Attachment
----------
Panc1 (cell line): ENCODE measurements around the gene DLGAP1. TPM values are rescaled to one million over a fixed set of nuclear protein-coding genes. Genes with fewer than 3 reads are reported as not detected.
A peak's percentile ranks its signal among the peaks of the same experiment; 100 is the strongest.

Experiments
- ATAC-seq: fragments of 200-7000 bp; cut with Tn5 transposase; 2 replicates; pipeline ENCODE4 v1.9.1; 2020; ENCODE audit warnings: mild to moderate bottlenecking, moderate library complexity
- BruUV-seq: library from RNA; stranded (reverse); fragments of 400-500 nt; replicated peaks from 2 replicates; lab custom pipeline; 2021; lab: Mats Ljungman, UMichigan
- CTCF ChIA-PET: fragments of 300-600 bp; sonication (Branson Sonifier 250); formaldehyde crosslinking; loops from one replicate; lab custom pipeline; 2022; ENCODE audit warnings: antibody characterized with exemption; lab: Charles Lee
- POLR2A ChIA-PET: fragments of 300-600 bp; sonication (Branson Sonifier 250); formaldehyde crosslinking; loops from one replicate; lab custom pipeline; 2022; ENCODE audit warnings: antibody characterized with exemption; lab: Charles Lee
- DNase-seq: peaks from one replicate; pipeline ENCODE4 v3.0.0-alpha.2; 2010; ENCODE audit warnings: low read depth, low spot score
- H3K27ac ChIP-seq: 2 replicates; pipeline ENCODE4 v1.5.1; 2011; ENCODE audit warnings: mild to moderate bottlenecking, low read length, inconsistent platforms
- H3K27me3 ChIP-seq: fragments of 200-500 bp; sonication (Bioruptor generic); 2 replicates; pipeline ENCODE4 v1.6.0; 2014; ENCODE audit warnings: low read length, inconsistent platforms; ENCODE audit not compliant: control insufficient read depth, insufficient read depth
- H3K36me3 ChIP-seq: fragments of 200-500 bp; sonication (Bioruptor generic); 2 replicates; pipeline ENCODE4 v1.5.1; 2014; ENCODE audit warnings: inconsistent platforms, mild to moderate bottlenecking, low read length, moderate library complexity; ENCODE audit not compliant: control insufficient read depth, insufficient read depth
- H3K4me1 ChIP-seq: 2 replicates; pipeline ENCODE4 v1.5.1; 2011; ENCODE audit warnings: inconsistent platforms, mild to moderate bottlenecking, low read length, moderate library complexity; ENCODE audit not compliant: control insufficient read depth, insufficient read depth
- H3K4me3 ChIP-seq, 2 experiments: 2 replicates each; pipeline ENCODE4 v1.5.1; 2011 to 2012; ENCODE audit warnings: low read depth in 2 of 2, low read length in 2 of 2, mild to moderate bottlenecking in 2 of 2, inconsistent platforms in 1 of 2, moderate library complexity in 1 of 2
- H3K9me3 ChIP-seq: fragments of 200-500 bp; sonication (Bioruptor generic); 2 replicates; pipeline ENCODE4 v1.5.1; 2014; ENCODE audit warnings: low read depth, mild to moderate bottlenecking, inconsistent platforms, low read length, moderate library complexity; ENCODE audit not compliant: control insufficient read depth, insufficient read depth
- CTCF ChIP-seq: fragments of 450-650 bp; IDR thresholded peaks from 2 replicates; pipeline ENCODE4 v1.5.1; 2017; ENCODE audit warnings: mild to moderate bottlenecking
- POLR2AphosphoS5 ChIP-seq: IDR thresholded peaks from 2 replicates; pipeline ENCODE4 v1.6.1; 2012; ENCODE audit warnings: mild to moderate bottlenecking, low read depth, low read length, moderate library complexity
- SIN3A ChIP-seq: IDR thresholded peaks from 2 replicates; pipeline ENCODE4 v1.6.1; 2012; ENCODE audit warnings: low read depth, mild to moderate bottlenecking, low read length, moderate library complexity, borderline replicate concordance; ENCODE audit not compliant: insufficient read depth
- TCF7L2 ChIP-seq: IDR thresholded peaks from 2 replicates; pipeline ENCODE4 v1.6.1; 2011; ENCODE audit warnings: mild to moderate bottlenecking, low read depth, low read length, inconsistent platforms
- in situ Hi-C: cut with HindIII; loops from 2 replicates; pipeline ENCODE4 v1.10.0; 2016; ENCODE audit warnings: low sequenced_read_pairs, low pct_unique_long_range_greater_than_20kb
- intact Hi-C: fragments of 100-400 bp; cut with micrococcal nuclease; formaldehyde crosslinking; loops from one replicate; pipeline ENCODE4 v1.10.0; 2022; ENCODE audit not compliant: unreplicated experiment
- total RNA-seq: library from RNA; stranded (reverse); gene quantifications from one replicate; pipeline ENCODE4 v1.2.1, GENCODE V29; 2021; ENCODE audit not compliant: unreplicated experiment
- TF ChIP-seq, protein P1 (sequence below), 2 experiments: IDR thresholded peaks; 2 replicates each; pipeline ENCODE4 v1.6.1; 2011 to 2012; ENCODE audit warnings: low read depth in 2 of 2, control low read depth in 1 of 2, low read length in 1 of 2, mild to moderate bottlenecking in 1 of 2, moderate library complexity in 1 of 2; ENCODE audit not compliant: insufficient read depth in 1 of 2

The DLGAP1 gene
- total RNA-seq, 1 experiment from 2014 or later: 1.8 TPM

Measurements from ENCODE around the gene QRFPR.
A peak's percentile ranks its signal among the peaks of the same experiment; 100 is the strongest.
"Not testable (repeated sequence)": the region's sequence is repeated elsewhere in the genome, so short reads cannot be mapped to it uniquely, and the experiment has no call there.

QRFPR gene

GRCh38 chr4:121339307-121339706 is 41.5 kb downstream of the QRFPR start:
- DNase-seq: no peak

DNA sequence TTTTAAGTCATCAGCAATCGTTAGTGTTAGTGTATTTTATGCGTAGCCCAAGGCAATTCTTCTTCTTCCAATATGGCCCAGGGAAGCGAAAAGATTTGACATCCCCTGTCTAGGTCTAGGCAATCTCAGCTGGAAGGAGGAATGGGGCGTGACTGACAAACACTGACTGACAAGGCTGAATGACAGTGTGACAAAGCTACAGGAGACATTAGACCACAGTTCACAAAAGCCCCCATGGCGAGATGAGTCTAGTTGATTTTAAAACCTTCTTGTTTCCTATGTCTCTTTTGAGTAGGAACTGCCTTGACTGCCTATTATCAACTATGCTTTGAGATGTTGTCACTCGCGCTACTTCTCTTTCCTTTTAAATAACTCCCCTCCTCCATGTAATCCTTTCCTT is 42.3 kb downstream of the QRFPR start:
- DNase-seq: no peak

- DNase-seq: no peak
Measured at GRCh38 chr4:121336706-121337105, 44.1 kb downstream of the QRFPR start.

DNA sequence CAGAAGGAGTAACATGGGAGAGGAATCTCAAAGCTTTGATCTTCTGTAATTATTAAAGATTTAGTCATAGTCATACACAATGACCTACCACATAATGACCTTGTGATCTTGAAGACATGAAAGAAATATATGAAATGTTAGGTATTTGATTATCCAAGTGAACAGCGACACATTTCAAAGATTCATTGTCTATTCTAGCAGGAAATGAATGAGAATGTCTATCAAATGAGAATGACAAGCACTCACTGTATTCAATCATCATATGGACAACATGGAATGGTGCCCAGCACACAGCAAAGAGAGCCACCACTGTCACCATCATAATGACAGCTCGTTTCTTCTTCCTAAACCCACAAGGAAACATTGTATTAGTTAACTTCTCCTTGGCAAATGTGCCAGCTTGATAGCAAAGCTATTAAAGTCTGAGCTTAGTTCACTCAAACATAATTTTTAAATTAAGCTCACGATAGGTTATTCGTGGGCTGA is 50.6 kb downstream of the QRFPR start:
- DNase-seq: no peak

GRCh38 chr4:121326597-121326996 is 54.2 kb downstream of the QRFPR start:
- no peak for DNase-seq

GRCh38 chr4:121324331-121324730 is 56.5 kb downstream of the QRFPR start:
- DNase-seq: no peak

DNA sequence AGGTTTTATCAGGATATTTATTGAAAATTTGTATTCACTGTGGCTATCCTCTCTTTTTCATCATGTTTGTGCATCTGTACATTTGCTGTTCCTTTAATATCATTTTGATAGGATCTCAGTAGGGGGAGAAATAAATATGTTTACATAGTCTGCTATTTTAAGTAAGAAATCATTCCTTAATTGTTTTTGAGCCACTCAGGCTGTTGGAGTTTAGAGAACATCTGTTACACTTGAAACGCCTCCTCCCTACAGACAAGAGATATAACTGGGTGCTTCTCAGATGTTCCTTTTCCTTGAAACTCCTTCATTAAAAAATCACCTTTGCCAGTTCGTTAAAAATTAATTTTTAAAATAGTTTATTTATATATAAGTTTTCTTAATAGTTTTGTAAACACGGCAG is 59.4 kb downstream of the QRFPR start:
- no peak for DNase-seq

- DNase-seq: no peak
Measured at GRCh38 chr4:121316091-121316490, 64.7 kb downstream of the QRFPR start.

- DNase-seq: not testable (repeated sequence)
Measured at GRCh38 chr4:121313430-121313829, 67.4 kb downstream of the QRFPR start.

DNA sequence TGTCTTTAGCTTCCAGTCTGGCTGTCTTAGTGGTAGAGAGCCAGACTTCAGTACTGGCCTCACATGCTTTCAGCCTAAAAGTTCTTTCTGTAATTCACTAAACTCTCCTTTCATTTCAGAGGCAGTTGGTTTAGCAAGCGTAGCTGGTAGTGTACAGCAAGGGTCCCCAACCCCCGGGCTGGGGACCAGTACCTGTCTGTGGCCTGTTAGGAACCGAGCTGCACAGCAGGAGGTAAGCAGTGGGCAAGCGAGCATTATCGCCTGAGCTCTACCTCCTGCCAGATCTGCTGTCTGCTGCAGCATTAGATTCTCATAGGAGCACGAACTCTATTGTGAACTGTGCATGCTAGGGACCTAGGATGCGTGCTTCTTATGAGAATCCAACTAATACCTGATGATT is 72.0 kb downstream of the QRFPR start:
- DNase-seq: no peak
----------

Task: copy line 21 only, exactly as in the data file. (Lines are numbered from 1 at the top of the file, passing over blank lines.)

- total RNA-seq: library from RNA; stranded (reverse); gene quantifications from one replicate; pipeline ENCODE4 v1.2.1, GENCODE V29; 2021; ENCODE audit not compliant: unreplicated experiment